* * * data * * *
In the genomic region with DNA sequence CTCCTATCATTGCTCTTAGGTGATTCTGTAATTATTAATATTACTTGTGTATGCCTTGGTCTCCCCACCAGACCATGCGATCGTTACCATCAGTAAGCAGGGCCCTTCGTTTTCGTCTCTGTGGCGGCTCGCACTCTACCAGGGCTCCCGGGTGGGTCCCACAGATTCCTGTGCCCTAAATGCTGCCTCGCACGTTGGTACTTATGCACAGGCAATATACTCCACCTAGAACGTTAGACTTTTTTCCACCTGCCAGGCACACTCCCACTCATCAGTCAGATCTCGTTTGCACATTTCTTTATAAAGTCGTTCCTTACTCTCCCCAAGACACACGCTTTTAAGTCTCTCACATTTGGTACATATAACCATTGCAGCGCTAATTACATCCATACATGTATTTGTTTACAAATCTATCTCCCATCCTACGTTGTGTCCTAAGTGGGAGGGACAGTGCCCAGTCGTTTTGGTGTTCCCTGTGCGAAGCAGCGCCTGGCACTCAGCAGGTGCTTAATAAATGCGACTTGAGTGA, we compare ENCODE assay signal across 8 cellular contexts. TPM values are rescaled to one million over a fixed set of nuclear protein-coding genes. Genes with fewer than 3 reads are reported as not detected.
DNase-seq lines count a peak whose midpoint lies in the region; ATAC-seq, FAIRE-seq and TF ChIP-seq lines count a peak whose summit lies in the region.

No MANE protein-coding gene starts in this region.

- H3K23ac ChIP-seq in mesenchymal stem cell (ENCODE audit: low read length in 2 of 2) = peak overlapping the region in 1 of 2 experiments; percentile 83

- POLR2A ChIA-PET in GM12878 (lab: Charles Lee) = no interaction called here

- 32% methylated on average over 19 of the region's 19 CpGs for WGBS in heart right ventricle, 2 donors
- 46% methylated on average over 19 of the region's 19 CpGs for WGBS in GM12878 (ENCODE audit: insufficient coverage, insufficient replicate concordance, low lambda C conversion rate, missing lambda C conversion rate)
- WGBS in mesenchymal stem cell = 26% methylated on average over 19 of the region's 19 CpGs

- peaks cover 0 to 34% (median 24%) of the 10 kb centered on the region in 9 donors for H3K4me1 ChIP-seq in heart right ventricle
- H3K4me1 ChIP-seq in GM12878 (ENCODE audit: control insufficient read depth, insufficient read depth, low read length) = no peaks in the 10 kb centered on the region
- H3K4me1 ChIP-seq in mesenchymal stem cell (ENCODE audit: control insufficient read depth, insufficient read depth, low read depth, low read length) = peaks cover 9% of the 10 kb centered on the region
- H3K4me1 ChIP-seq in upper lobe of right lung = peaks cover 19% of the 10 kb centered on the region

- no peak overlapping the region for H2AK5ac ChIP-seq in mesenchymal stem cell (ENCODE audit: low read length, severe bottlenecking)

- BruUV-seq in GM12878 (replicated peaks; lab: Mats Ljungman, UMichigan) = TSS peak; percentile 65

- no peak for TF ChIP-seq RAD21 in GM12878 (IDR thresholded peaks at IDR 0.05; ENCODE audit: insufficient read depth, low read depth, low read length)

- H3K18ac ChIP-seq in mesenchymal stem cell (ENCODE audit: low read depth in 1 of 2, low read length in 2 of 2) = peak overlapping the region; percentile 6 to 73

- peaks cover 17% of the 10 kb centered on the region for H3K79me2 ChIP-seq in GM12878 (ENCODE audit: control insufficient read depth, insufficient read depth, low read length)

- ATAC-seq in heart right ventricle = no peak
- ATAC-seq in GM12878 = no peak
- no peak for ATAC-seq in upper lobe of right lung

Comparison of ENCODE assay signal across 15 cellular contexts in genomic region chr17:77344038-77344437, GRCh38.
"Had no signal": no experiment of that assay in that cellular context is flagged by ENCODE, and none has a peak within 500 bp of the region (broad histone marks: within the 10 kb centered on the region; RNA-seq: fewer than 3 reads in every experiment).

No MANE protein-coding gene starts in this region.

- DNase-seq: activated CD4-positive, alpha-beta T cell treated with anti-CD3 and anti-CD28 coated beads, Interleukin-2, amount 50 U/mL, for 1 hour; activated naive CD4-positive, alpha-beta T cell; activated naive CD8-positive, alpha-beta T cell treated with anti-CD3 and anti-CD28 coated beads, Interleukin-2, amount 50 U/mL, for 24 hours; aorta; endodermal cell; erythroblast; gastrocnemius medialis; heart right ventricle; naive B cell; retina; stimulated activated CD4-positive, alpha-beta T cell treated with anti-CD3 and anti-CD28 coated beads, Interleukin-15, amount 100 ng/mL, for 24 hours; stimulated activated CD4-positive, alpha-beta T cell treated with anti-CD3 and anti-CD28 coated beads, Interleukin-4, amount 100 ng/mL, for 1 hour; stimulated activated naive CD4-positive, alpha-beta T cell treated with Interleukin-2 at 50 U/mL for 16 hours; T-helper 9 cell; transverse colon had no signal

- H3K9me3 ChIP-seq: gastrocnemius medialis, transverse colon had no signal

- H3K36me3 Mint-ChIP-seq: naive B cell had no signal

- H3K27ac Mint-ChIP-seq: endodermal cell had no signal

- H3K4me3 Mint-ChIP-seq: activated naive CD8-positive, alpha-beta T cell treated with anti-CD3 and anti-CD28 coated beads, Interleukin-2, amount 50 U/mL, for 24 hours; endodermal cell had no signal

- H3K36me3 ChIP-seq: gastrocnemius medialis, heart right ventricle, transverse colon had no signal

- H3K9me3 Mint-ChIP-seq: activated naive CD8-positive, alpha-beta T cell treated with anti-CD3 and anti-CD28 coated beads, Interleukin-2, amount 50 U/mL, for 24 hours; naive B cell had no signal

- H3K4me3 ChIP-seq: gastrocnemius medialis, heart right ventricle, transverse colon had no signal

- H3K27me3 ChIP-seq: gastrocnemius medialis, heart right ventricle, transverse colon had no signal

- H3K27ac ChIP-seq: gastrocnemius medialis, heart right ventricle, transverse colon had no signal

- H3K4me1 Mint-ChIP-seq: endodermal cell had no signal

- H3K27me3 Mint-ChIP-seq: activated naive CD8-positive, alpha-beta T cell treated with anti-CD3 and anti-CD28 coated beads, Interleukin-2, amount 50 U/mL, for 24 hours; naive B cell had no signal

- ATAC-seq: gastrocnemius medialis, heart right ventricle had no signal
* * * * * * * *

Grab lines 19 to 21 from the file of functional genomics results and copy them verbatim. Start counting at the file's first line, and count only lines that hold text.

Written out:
- ATAC-seq in GM12878 = no peak
- no peak for ATAC-seq in upper lobe of right lung

Comparison of ENCODE assay signal across 15 cellular contexts in genomic region chr17:77344038-77344437, GRCh38.